|Reg. Stack allocation and profiling tools in X86 firstname.lastname@example.org (Subramanian Ramaswamy) (2004-09-13)|
|Re: Reg. Stack allocation and profiling tools in X86 email@example.com (Ian Rogers) (2004-09-14)|
|From:||Ian Rogers <firstname.lastname@example.org>|
|Date:||14 Sep 2004 16:56:59 -0400|
|Organization:||Dept of Computer Science, University of Manchester, U.K.|
|Posted-Date:||14 Sep 2004 16:56:59 EDT|
You can watch the memory allocated to a process in
"/proc/<process_id>/maps" on Linux. X86 stacks grow down and the heap
(top of bss - set by brk) grows up. You also have mmap, which is used to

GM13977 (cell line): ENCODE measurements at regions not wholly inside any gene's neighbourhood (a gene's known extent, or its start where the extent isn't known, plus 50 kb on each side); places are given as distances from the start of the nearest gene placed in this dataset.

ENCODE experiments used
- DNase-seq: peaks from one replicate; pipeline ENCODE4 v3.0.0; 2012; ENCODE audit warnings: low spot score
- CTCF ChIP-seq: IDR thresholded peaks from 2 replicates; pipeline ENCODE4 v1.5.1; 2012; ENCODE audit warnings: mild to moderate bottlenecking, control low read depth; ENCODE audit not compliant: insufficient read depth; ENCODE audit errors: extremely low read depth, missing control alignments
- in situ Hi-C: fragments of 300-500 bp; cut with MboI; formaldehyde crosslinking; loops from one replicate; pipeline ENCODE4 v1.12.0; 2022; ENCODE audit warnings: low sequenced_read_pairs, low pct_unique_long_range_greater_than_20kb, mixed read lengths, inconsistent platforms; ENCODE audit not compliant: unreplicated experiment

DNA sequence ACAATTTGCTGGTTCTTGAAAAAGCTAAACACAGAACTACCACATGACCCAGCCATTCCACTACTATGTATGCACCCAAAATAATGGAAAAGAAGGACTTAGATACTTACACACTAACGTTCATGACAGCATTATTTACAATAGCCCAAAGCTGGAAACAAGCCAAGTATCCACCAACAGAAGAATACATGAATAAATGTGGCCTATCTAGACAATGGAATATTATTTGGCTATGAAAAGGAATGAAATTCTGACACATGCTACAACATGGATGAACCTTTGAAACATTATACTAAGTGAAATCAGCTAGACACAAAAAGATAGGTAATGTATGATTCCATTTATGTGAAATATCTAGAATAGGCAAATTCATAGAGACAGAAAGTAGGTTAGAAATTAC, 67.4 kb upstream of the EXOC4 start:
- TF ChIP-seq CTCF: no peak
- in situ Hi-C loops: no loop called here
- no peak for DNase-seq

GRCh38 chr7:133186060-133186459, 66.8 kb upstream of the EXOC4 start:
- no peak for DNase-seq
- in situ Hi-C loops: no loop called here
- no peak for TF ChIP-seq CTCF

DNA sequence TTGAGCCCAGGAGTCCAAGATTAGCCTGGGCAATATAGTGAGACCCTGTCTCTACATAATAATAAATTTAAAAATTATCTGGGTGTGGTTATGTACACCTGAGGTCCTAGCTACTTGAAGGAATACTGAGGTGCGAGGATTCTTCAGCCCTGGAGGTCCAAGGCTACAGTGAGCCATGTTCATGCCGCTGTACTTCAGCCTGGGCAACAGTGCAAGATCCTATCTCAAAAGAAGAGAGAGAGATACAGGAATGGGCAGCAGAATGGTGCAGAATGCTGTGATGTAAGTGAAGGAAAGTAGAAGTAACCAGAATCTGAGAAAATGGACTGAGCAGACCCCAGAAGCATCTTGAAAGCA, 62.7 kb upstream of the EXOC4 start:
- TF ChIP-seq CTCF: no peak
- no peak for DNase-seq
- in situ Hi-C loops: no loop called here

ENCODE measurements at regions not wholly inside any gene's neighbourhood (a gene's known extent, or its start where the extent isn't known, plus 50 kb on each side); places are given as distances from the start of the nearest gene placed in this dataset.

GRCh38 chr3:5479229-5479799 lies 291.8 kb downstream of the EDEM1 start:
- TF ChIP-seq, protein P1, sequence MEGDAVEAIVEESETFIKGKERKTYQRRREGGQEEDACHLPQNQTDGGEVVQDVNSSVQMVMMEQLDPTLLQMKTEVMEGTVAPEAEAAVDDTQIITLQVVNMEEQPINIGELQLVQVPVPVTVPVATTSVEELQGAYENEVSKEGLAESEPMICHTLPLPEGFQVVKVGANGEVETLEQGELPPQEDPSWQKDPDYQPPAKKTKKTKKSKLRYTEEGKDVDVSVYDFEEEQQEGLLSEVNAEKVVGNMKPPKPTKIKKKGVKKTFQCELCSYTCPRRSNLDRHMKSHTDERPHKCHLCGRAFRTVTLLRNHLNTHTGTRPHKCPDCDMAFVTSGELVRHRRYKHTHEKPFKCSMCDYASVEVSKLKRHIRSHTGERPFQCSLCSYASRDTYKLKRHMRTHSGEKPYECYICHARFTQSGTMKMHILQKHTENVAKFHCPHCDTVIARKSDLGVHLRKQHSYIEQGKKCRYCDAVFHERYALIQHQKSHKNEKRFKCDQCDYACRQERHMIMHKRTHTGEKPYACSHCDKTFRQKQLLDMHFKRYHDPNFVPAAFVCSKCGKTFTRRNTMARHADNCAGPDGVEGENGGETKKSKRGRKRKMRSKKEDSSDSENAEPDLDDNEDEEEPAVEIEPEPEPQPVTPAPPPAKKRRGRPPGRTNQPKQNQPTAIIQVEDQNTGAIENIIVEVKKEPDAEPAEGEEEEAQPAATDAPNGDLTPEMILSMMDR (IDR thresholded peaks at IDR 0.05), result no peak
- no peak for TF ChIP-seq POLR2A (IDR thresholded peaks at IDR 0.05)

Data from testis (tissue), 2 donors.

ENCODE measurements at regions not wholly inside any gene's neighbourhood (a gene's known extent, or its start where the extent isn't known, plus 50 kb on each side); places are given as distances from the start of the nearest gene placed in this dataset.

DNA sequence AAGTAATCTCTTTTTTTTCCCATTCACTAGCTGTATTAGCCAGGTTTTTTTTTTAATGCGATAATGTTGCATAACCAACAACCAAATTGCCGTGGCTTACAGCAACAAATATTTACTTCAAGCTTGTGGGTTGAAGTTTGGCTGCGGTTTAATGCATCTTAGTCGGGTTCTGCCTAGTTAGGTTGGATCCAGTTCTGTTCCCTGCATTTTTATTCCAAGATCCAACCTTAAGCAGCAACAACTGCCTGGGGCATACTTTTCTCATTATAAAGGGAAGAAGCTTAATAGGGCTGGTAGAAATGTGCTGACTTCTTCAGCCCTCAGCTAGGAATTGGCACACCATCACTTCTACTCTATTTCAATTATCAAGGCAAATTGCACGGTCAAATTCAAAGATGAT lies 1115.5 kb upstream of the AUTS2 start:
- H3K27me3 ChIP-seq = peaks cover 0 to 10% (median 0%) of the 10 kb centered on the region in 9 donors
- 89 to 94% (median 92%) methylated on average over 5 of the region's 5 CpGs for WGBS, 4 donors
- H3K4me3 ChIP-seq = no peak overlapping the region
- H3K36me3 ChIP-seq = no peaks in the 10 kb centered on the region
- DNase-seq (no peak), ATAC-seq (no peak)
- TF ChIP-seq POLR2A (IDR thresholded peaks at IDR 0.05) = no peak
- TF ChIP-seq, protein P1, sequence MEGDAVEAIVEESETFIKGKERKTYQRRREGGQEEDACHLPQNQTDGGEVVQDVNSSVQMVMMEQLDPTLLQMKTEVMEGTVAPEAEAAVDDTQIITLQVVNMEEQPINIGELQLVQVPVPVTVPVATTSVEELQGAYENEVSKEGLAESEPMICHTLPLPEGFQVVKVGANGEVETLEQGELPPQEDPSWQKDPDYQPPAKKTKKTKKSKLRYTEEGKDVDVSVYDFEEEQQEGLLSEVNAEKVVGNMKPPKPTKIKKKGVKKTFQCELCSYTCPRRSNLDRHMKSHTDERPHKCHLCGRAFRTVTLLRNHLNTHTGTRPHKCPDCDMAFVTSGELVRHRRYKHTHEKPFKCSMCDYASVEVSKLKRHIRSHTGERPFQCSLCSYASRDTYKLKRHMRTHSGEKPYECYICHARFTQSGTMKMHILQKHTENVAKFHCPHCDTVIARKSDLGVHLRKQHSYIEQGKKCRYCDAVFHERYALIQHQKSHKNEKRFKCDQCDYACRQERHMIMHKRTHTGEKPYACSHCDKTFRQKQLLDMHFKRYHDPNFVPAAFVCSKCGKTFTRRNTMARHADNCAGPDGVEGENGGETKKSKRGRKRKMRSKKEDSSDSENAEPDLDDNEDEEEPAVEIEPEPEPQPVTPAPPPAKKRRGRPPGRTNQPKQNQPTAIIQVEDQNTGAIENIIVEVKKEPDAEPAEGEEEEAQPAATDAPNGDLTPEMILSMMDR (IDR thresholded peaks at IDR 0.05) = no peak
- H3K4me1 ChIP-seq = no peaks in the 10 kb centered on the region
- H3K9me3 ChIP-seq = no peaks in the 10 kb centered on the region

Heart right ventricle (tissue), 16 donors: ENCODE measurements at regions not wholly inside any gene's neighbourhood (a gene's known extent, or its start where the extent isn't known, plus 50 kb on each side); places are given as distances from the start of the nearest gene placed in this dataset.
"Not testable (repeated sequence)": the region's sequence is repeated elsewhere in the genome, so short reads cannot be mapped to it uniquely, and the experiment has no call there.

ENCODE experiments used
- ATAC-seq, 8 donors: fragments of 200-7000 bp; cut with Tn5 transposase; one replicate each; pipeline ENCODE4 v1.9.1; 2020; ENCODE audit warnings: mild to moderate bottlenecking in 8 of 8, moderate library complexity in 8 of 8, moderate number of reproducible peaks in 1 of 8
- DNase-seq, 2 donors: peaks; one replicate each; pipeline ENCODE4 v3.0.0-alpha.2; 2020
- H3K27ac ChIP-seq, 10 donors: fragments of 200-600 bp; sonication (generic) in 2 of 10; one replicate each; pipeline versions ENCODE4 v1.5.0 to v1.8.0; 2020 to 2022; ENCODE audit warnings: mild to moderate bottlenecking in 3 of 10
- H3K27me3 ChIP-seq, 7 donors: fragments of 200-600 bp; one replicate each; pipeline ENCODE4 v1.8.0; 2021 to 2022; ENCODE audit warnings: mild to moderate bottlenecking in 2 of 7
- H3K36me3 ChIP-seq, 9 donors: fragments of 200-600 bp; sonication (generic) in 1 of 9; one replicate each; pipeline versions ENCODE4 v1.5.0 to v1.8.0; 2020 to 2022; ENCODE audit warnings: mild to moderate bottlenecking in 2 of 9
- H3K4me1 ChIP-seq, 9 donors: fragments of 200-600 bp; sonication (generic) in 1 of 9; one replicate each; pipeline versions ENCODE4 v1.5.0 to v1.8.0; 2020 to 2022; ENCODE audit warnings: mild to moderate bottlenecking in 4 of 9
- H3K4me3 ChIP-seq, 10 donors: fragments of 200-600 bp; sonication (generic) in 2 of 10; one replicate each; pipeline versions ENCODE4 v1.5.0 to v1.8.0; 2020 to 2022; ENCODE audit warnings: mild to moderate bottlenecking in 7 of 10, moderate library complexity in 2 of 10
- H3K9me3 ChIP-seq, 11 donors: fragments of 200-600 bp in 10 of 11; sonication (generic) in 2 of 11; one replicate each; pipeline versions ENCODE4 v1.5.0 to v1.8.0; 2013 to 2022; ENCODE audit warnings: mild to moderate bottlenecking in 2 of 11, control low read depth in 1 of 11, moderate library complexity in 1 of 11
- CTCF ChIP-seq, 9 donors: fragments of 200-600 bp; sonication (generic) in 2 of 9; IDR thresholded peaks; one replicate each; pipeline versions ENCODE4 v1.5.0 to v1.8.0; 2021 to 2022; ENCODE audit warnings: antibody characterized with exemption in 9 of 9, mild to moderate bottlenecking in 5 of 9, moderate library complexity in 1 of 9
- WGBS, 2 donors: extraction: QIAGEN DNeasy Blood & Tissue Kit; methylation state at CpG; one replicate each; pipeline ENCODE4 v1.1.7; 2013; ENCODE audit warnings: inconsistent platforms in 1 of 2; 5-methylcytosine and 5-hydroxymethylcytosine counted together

allocate arbitrary pages of memory.
Subramanian Ramaswamy wrote:
> How is the heap and stack size allocated in X86? Do they start off at
> both ends and keep coming towards each other as they grow as in MIPS?
> If it is like above, is there any profiling tool that will help me
> figure out the maximum stack size for benchmarks on X86, so I can filter
> out all the stack references from the memory trace I plan to generate.
> [It varies from one operating system to another. -John]
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